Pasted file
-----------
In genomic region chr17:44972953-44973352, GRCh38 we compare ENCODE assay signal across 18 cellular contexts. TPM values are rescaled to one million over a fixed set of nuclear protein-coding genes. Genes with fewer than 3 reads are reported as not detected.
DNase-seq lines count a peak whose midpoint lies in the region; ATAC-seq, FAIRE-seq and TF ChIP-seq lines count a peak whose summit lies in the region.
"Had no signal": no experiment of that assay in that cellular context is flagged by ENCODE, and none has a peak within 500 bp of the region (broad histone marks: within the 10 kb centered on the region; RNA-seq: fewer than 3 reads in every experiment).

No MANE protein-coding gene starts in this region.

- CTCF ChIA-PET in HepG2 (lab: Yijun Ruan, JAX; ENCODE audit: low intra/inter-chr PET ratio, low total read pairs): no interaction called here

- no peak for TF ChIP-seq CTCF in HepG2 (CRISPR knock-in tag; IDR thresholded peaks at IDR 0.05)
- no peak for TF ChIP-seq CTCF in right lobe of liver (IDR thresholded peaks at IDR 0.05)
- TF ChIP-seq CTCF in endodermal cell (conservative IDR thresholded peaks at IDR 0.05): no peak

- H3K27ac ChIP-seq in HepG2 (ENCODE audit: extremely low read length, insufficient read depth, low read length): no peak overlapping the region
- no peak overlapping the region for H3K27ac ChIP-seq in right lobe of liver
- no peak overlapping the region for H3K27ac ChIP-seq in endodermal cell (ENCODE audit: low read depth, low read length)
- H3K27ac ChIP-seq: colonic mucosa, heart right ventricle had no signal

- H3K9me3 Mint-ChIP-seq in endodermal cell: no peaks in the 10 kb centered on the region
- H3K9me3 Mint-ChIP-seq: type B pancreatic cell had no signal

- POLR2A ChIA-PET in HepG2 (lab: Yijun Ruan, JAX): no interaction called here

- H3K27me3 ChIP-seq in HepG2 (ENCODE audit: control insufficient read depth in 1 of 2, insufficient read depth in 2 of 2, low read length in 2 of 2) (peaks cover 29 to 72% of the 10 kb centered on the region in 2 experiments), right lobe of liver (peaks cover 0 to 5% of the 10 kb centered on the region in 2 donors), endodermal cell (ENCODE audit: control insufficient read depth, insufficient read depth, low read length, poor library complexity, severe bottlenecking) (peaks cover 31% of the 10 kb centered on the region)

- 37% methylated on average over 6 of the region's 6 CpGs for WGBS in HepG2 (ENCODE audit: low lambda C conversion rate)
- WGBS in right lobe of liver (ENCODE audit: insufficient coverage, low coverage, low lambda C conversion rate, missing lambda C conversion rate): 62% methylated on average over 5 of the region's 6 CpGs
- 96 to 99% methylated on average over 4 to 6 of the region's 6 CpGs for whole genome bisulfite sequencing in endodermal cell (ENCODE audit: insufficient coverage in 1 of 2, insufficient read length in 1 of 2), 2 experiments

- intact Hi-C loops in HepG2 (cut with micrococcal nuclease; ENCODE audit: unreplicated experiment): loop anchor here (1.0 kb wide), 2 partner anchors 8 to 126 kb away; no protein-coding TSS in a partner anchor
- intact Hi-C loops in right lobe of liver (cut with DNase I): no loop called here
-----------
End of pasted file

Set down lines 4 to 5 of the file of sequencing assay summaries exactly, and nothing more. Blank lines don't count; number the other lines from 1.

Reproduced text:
No MANE protein-coding gene starts in this region.

- CTCF ChIA-PET in HepG2 (lab: Yijun Ruan, JAX; ENCODE audit: low intra/inter-chr PET ratio, low total read pairs): no interaction called here